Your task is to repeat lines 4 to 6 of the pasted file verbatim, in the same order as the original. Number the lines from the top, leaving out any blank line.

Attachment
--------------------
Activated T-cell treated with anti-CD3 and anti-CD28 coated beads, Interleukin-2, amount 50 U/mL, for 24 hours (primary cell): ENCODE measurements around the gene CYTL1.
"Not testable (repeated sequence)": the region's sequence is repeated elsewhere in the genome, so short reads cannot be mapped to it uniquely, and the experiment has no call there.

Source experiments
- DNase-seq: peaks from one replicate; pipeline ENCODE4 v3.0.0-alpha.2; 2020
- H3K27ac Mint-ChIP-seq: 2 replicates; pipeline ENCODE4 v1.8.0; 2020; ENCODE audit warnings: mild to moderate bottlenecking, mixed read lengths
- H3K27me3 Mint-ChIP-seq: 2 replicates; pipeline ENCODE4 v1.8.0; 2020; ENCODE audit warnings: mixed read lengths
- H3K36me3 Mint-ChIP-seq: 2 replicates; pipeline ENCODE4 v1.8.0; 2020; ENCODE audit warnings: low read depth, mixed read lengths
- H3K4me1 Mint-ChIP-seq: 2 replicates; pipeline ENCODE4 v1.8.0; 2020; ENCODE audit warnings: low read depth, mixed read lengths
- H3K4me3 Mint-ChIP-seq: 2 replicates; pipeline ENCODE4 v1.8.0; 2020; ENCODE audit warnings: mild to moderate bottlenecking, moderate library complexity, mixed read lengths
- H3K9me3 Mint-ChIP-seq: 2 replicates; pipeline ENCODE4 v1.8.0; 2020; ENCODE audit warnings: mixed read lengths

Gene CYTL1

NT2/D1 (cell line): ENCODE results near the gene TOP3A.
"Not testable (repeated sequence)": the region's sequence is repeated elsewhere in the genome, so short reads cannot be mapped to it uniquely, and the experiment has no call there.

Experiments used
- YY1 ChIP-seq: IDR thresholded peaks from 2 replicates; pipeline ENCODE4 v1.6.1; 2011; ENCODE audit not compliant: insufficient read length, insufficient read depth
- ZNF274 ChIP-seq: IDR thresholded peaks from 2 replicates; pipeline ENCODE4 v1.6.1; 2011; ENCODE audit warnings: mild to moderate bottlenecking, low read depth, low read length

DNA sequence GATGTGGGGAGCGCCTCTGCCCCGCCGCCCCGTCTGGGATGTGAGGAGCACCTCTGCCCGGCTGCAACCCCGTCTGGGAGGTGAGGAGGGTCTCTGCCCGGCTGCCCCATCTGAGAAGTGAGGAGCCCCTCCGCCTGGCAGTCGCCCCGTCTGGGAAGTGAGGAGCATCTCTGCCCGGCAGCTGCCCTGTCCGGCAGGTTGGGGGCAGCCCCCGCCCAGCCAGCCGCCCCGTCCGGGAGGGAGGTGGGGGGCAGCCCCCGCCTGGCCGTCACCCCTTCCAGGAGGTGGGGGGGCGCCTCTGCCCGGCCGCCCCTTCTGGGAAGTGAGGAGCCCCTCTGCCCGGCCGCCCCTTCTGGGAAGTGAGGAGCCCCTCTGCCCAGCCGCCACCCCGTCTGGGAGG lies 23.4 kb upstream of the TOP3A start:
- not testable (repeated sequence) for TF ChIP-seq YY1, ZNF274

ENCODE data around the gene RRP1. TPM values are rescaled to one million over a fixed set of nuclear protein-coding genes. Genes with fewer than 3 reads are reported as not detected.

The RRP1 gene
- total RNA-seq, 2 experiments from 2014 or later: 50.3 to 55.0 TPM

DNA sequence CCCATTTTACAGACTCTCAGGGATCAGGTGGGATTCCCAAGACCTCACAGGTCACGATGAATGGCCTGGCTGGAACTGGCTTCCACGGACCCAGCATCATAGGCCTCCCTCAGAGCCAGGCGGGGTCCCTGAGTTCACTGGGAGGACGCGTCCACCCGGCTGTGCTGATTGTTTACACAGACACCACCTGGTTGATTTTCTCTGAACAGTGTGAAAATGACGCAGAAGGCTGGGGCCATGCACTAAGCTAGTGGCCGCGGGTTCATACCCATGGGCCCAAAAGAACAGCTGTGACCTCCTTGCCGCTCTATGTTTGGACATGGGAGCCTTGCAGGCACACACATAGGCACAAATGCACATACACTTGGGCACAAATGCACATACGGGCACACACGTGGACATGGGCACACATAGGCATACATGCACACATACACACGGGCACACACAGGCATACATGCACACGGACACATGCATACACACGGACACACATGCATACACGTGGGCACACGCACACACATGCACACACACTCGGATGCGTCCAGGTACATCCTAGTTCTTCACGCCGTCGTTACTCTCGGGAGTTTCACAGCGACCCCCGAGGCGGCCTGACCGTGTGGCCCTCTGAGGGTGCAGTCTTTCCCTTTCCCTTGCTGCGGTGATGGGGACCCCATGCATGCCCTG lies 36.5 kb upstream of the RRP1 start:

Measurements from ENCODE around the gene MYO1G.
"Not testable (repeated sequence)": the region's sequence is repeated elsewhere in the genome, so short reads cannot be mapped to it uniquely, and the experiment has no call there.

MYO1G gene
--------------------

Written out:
- DNase-seq: peaks from one replicate; pipeline ENCODE4 v3.0.0-alpha.2; 2020
- H3K27ac Mint-ChIP-seq: 2 replicates; pipeline ENCODE4 v1.8.0; 2020; ENCODE audit warnings: mild to moderate bottlenecking, mixed read lengths
- H3K27me3 Mint-ChIP-seq: 2 replicates; pipeline ENCODE4 v1.8.0; 2020; ENCODE audit warnings: mixed read lengths